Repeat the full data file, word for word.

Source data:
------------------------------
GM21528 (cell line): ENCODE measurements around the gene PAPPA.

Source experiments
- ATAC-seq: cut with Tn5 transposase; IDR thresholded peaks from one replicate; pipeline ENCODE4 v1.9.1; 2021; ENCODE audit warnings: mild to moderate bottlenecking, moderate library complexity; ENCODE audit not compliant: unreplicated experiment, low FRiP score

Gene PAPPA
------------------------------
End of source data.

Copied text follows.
GM21528 (cell line): ENCODE measurements around the gene PAPPA.

Source experiments
- ATAC-seq: cut with Tn5 transposase; IDR thresholded peaks from one replicate; pipeline ENCODE4 v1.9.1; 2021; ENCODE audit warnings: mild to moderate bottlenecking, moderate library complexity; ENCODE audit not compliant: unreplicated experiment, low FRiP score

Gene PAPPA